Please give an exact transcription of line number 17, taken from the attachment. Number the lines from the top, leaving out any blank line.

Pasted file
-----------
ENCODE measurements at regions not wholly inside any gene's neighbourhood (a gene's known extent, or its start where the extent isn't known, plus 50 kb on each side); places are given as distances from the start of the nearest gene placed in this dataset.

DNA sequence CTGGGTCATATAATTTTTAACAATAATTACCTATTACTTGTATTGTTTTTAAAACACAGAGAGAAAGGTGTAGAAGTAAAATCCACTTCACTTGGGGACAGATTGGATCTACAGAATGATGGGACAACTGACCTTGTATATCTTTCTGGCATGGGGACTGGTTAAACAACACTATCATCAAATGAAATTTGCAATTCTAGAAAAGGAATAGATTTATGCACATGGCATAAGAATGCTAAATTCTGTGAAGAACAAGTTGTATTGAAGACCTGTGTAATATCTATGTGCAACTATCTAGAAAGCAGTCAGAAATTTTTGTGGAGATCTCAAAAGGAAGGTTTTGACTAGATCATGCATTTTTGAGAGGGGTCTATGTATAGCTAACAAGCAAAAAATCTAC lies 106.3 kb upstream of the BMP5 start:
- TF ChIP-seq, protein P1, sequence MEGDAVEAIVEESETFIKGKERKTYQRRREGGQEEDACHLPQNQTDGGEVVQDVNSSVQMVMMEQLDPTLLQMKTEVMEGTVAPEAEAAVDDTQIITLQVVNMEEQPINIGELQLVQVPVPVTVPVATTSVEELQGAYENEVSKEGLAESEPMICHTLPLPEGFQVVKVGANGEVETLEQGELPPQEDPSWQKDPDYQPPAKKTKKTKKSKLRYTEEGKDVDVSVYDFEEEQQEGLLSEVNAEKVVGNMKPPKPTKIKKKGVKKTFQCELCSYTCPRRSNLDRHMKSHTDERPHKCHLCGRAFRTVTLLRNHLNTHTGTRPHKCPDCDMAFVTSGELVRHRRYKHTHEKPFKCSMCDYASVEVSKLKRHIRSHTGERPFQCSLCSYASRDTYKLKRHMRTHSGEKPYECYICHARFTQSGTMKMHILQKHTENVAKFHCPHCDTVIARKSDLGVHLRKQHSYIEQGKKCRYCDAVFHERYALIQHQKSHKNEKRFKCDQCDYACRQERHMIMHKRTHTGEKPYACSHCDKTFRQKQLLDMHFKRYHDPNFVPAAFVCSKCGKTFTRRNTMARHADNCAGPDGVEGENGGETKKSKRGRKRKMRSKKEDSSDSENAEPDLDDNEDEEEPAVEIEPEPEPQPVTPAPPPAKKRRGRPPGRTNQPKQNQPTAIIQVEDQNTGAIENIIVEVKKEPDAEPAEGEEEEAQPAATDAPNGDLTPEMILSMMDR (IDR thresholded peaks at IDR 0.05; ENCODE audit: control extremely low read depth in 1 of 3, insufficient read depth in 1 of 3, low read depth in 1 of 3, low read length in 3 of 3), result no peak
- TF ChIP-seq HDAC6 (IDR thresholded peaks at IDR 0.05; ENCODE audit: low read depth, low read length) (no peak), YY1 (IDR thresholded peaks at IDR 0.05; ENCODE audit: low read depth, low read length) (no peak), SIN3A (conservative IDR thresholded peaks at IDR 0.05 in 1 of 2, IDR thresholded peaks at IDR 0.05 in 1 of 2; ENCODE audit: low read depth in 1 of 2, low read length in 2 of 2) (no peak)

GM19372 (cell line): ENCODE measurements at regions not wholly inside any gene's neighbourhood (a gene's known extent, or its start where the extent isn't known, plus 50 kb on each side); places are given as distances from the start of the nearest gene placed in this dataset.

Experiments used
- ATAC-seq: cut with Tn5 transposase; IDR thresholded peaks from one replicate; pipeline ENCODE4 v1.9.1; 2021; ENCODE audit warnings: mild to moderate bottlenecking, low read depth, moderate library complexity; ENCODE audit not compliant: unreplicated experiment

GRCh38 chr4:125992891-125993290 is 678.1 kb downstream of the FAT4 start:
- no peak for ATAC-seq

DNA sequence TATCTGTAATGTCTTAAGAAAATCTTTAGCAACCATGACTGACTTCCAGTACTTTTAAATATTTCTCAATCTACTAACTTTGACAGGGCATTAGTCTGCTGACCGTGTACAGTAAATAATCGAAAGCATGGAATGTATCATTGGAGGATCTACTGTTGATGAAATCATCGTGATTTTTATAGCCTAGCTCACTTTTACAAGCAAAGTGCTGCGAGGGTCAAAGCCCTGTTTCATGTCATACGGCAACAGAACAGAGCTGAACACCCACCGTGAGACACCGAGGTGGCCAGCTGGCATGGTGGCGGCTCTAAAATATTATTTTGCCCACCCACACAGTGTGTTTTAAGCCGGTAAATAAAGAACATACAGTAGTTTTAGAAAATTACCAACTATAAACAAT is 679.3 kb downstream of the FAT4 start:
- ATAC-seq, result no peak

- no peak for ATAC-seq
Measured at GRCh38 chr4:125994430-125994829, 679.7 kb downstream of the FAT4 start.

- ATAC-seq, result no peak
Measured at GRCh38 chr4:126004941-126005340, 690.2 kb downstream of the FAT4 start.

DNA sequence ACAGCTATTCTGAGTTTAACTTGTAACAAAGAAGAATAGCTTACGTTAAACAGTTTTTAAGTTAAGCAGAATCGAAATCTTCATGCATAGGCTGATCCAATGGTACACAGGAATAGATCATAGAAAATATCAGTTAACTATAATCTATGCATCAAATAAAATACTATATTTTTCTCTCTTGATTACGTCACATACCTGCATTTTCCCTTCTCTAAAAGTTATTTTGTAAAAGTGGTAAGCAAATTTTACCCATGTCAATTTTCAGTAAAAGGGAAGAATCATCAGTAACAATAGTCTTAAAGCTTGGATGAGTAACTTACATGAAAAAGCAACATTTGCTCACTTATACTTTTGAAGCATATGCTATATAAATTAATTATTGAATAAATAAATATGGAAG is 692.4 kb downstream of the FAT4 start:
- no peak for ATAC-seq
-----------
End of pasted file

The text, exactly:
- no peak for ATAC-seq